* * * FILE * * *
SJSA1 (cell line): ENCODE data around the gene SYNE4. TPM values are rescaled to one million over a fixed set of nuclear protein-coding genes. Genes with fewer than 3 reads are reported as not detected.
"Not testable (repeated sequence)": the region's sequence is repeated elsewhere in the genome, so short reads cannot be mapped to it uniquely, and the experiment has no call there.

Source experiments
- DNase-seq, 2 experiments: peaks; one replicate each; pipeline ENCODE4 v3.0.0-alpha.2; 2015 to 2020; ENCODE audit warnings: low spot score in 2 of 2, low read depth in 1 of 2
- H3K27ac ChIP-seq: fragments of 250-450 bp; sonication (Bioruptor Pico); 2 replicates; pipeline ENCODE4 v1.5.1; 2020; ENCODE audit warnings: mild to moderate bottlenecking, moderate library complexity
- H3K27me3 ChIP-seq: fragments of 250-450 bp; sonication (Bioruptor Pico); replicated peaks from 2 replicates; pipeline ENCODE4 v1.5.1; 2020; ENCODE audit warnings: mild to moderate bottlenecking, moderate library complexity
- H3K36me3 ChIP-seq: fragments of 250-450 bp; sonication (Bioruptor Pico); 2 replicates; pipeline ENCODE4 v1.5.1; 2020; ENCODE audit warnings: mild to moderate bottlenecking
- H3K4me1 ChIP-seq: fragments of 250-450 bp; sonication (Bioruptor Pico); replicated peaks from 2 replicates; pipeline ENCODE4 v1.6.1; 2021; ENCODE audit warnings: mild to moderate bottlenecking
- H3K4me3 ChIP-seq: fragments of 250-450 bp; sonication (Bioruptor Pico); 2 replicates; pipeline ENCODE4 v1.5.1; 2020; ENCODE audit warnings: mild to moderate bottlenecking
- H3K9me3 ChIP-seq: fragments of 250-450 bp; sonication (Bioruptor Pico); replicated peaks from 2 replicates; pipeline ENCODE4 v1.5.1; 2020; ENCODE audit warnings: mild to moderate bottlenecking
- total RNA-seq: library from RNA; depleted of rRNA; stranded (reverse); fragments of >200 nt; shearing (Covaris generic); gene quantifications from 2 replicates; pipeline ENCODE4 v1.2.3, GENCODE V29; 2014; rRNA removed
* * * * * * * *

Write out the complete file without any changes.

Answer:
SJSA1 (cell line): ENCODE data around the gene SYNE4. TPM values are rescaled to one million over a fixed set of nuclear protein-coding genes. Genes with fewer than 3 reads are reported as not detected.
"Not testable (repeated sequence)": the region's sequence is repeated elsewhere in the genome, so short reads cannot be mapped to it uniquely, and the experiment has no call there.

Source experiments
- DNase-seq, 2 experiments: peaks; one replicate each; pipeline ENCODE4 v3.0.0-alpha.2; 2015 to 2020; ENCODE audit warnings: low spot score in 2 of 2, low read depth in 1 of 2
- H3K27ac ChIP-seq: fragments of 250-450 bp; sonication (Bioruptor Pico); 2 replicates; pipeline ENCODE4 v1.5.1; 2020; ENCODE audit warnings: mild to moderate bottlenecking, moderate library complexity
- H3K27me3 ChIP-seq: fragments of 250-450 bp; sonication (Bioruptor Pico); replicated peaks from 2 replicates; pipeline ENCODE4 v1.5.1; 2020; ENCODE audit warnings: mild to moderate bottlenecking, moderate library complexity
- H3K36me3 ChIP-seq: fragments of 250-450 bp; sonication (Bioruptor Pico); 2 replicates; pipeline ENCODE4 v1.5.1; 2020; ENCODE audit warnings: mild to moderate bottlenecking
- H3K4me1 ChIP-seq: fragments of 250-450 bp; sonication (Bioruptor Pico); replicated peaks from 2 replicates; pipeline ENCODE4 v1.6.1; 2021; ENCODE audit warnings: mild to moderate bottlenecking
- H3K4me3 ChIP-seq: fragments of 250-450 bp; sonication (Bioruptor Pico); 2 replicates; pipeline ENCODE4 v1.5.1; 2020; ENCODE audit warnings: mild to moderate bottlenecking
- H3K9me3 ChIP-seq: fragments of 250-450 bp; sonication (Bioruptor Pico); replicated peaks from 2 replicates; pipeline ENCODE4 v1.5.1; 2020; ENCODE audit warnings: mild to moderate bottlenecking
- total RNA-seq: library from RNA; depleted of rRNA; stranded (reverse); fragments of >200 nt; shearing (Covaris generic); gene quantifications from 2 replicates; pipeline ENCODE4 v1.2.3, GENCODE V29; 2014; rRNA removed